4 stars (out of 4)
Sumptuous and beautiful, suffused with a serene melancholy and deeply ambivalent love for a long-vanished past, Luchino Visconti's 1963 "The Leopard" --now starting a run at the Music Box in its three-hour Italian language version--is one of the greatest of all historical costume epics. Based on Giuseppe de Lampedusa's modern classic novel and revolving around the towering figure of the "Leopard," Don Fabrizio Corbera, Prince of Salina (magnificently played by the 50-year-old Burt Lancaster), this astonishing film is set in Sicily in the 1860s during the time of the "Risorgimento," the unification of Italy, and it re-creates that era with stunning thoroughness and ravishing beauty. As directed by Visconti, "The Leopard" unfolds in a succession of lavish set pieces--of war, romance and family life--that inexorably show us the passage of power from one social class to another, climaxing with an awe-inspiring 40-minute ballroom scene.
In that scene, an all-time cinematic high point, we see the Leopard's symbolic last stand. He has conspired in his own defeat by pushing his favorite nephew, the wily but resilient Tancredi Falconeri (Alain Delon), into a wedding with Angelica Sedara/Bertiana (Claudia Cardinale), daughter of the grasping bourgeois Don Calogero Sedara (Paolo Stoppa), while at the same time forcing Sedara on his own daughter, Concetta (Lucilla Morlacchi), whose adoration for Tancredi goes unrequited.
Tancredi, a perfect role for Delon, represents the future; he's a pretty-boy opportunist, switching political sides in the civil war of the city-states as easily as romances. The prince represents the past (though he is only 45) and he has made a maneuver that's purely mercenary, designed to keep the Salina heritage intact. That is the price of the splendor we see, the loves that die, the battles fought by Italian historical unifier Garibaldi, Tancredi and others.It is a sad moment, but we know it's an inevitable one. And the prince knows it as well, as he faces his own mortality and near-obsolescence with a bitter majesty. "We were the leopards, the lions,'' he explains at one point. "Those who take our place will be jackals, hyenas.''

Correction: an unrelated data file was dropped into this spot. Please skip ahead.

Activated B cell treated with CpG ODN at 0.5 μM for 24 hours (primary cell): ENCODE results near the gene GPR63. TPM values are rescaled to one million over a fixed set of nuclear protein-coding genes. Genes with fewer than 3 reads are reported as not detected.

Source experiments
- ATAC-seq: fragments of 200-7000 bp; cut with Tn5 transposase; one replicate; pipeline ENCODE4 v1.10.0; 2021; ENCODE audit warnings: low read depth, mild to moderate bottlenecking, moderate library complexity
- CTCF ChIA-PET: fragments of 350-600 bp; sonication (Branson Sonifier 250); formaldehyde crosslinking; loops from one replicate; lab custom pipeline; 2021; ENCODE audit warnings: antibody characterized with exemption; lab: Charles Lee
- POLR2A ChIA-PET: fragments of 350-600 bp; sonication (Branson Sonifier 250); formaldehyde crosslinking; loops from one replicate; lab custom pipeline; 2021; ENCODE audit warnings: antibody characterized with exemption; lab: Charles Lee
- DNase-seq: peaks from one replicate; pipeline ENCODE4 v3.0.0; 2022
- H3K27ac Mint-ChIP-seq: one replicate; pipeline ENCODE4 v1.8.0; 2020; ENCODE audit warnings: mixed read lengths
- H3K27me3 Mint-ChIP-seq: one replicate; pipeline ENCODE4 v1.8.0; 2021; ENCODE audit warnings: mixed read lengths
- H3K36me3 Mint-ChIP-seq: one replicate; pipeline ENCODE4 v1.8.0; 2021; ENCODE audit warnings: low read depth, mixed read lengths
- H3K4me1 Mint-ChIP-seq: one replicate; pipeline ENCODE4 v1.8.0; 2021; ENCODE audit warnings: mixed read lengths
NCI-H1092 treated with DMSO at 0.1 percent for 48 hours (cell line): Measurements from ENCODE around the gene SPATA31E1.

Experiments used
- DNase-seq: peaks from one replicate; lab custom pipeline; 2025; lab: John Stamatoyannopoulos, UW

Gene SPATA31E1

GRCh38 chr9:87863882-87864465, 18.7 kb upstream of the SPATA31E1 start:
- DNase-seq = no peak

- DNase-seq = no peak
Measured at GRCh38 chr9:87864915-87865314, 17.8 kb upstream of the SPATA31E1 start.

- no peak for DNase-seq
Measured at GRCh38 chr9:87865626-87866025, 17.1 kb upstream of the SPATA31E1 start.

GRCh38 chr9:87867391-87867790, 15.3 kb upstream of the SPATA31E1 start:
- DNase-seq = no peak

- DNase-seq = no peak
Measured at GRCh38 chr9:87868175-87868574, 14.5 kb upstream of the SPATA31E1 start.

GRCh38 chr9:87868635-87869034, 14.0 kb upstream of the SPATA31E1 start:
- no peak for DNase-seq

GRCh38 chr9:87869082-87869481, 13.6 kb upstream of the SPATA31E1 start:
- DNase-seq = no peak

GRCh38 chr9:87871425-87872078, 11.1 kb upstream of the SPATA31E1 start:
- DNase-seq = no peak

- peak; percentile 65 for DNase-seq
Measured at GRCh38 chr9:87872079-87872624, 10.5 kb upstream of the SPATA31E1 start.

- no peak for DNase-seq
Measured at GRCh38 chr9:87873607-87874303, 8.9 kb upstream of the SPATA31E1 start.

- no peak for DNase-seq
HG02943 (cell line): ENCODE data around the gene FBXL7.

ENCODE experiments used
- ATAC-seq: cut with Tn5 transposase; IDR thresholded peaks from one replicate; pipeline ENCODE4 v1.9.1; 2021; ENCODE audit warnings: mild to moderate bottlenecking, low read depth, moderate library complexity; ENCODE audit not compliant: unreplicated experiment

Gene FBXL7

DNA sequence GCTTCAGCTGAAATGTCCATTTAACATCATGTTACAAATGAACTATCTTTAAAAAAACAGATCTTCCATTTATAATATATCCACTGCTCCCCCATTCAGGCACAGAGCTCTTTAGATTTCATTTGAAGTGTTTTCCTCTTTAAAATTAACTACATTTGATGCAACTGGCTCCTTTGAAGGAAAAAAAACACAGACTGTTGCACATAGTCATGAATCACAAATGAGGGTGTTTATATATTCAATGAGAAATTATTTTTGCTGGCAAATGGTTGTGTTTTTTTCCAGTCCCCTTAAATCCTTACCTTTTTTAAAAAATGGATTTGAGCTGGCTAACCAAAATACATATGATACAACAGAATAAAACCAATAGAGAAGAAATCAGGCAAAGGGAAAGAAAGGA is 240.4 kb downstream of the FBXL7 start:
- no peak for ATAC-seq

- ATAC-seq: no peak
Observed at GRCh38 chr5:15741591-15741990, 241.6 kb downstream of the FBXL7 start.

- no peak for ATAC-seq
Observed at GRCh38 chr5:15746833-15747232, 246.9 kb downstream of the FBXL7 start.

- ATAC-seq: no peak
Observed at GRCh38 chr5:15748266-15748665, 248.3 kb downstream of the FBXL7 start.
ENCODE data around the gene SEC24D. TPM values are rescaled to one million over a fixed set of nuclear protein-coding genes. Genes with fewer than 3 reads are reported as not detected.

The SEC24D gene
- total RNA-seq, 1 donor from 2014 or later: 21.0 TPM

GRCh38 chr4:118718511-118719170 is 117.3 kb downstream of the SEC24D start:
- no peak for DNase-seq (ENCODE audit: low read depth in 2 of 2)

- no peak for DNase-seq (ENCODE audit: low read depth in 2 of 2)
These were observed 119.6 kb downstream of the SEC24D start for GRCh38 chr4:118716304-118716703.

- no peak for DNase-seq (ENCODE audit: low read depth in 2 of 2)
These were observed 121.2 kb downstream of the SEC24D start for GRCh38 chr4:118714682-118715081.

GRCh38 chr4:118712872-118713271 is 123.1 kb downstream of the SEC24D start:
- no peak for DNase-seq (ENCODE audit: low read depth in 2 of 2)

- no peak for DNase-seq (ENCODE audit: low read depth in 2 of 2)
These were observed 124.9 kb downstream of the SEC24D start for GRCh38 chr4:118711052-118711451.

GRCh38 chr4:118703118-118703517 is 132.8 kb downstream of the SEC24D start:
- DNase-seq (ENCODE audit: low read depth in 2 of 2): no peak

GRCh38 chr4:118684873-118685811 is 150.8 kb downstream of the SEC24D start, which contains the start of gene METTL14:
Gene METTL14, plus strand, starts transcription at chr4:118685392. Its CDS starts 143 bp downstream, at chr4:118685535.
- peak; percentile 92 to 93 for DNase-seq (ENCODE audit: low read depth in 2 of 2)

"The Leopard" won the Palme d'Or at the 1963 Cannes Film Festival and was regarded as a masterpiece in Europe from the start. Americans never saw that version, instead viewing the English language-dubbed, shortened U.S. cut that 20th Century Fox demanded be distributed as compensation for the services of major Hollywood star Lancaster. That edit, dismissed as boring by most U.S. audiences, has only one advantage: We hear Lancaster's familiar, crisply energetic voice, whereas, in Visconti's cut, he's dubbed into Italian.
Either way, along with "Elmer Gantry" and "Birdman of Alcatraz," it's one of his finest hours as an actor. Watching him, in his elegant costumes and with fierce, tightly contained expressions, we get the sense of a leopard or lion run to earth, a magnificent animal caged. That's an odd metaphor for an aristocrat, but one that fits this film's dramatic depth and social irony.
"The Leopard" is a nonpareil historical epic from an era that specialized in them, the early '60s age of "Lawrence of Arabia," "El Cid," "Spartacus" and "Doctor Zhivago." (This version is also available in the deluxe new two-disc Criterion DVD.) In that time, Visconti was uniquely suited for his film's double message and theme. A master of both grand opera and neo-realism, he came from those aristocratic classes, born into Milanese nobility, but he was also a political progressive and radical leftist. Much as he laments the prince's passage and the triumph of the bourgeois, he shows them as forces that cannot be stopped--while wistfully longing for the workers' revolution that never erupted. History marched on, but his beautiful film still stands alone--like the Leopard in his last shining hour.
Directed by Luchino Visconti; written by Suso Cecchi d'Amico, Pasquale Festa Campanile, Enrico Medioli, Massimo Franciosa, Visconti, based on the novel by Giuseppe Tomasi Di Lampedusa; photographed by Giuseppe Rotunno; edited by Mario Serandrei; art direction by Mario Garbuglia; music by Nino Rota (with waltz by Guiseppe Verdi; produced by Goffredo Lombardo. In Italian, with English subtitles. A Twentieth Century Fox release; opens Friday at the Music Box Theatre. Running time: 3:05. No MPAA rating. Parents cautioned for sexual suggestions and some violence.
Prince Don Fabrizio Salina - Burt Lancaster
Angelica Sedara/Bertiana - Claudia Cardinale
Tancredi Falconeri - Alain Delon
Don Calogero Sedara - Paolo Stoppa